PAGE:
Alan Freeman, Geopolitical Economy Research Group, University of Manitoba
5 May, 2018
Nichts ist schwerer und nichts erfordert mehr Charakter, als sich in offenem Gegensatz zu seiner Zeit zu befinden und laut zu sagen: Nein.
Zu sagen was ist, bleibt die revolutionärste Tat.
I’ll begin by paraphrasing George Bernard Shaw: many popular things are said about the economy, and many true things. However, what is popular is untrue, and what is true is unpopular. To put it another way, any economic truth will offend somebody, and some will offend almost everybody.
Yet as Rosa Luxemburg said the most revolutionary action is to say what is.
I’m therefore going to say some unpopular things which, I believe, have been proven true. You can decide if you agree after reading the papers in which the evidence and argument is presented. I cite these at the end. Some are not yet published, but write me and I’ll send a prepublication text.
You may choose to ignore these claims if they don’t accord with your way of thinking. There are many denial strategies to help you: you can dismiss them as absurd or irrelevant; you may use the ad hominem technique of ridiculing the authors. You can incite others to gang up against them, or you can simply pretend they don’t exist.
Or, like Marx, you can recognise that knowledge proceeds through contradiction and disagreement, so your time is better spent arguing with your opponents than agreeing with your friends.
In short, the task of Marxism, in the spirit of Marx, is to re-learn the art of disagreement. In that spirit, I begin with some pugnacious statements which I hope will disturb you. If not, I shall have failed.
My first such statement: there is no such thing as underconsumption, and no such thing as overproduction.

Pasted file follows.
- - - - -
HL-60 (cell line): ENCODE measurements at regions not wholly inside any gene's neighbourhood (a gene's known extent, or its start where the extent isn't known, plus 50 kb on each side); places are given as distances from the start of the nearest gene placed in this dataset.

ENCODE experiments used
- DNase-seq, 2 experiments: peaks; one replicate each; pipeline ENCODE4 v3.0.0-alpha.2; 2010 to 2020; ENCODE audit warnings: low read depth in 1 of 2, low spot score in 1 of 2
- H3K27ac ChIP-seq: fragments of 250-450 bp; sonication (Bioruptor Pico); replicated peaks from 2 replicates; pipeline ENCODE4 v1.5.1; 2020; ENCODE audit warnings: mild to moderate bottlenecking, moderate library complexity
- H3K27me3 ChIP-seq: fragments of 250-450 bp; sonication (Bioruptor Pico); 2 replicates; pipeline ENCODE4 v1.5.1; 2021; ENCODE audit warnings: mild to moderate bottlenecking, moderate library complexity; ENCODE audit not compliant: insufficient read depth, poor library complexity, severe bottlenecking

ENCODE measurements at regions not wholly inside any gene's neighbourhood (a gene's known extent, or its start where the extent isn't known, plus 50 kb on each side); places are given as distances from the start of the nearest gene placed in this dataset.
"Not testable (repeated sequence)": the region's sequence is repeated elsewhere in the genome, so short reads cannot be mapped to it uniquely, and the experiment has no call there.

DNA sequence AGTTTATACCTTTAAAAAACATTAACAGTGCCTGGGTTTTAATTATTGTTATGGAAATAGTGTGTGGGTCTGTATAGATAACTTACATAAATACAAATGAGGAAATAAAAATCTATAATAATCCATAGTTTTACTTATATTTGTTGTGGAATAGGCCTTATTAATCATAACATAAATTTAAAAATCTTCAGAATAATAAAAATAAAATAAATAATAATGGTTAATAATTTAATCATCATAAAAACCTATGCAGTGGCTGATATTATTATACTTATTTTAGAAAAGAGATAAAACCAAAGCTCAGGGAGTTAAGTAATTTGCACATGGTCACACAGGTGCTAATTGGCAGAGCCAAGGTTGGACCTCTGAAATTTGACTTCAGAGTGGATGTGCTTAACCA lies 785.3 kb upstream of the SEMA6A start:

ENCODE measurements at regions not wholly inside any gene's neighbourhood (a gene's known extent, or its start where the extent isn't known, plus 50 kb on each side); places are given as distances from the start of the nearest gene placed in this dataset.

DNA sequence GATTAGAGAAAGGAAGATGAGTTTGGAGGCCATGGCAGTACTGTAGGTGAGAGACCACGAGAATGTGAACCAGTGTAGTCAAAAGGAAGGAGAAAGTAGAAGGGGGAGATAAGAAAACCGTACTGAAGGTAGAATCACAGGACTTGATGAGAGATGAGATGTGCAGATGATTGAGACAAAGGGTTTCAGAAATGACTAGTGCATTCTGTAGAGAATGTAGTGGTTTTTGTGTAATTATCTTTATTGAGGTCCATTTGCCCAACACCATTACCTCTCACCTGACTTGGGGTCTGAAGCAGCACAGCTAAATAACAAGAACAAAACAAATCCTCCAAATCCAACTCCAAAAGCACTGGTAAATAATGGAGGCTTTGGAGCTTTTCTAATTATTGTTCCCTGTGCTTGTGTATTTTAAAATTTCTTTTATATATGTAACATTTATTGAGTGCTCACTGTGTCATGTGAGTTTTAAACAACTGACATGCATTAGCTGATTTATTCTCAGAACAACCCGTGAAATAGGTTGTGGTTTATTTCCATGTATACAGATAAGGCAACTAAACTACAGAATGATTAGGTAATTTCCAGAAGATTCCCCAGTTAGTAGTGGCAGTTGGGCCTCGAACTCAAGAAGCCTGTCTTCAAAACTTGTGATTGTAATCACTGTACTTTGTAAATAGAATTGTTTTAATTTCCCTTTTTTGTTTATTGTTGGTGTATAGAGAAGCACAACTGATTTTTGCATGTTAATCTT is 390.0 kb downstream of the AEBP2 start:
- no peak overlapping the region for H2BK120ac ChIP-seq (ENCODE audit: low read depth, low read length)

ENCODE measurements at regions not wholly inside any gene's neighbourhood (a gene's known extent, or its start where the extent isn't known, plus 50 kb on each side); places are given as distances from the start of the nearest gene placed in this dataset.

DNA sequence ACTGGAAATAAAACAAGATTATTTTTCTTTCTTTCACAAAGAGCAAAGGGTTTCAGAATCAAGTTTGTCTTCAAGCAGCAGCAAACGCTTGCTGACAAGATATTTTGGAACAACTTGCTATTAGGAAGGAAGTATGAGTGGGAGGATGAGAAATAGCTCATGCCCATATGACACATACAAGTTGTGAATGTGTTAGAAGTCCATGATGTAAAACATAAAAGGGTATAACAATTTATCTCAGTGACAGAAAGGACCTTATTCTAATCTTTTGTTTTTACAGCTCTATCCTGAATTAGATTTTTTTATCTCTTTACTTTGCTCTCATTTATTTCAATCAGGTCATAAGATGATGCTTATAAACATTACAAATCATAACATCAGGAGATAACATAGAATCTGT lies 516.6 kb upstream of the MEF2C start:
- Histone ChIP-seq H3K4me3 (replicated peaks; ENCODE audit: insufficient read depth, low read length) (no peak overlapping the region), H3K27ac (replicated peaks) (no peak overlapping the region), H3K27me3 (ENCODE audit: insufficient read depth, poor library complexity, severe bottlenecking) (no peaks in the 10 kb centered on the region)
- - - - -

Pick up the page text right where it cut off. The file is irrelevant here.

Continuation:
To speak meaningfully of them obliges us to say ‘under, or over what’. But there is no ‘what’ to be under or over, because if there were, Say’s Law would be true: this ‘what’ can only be conceived of as a ‘natural’ self-reproducing state of the economy. We cannot use such terms without presupposing that the economy has an equilibrium state.
It does not, either in theory or in reality. Capitalist history is marked by alternating periods of rise and crash occurring every 7-10 years since 1805. It is also marked by feverish booms or golden ages 15-20 years long, such as the postwar expansion, which alternate with prolonged stagnations like the current Long Depression, which dates back to 1974 and is now the longest in capitalist history.
Nor can these long alternations be called ‘cycles’ or ‘waves’ any more than the movement of a wandering drunk who falls over and gets up again. Every long boom, as Trotsky insisted, Kondratieff denied, and Schumpeter ignored, was kicked off by conscious human action in which the ‘normal operation of the market was suspended. In some imperialism, fascism, and war predominated; in others, revolution.
The task now facing humanity is to choose between these alternative exits from the present crisis.
Crisis can never therefore be studied in abstraction from classes, nations and their actions. In short it requires not ‘pure’ economics but political economy and indeed, as Radhika Desai terms it, geopolitical economy. Marx’s ‘law of motion’ of capitalism expresses not the alienated and reified movement of stock indices and prices, but the real movement of great masses of people, whose activities are concealed and fetished by the commodity relation except, precisely, in crisis, when the hidden hand becomes visible.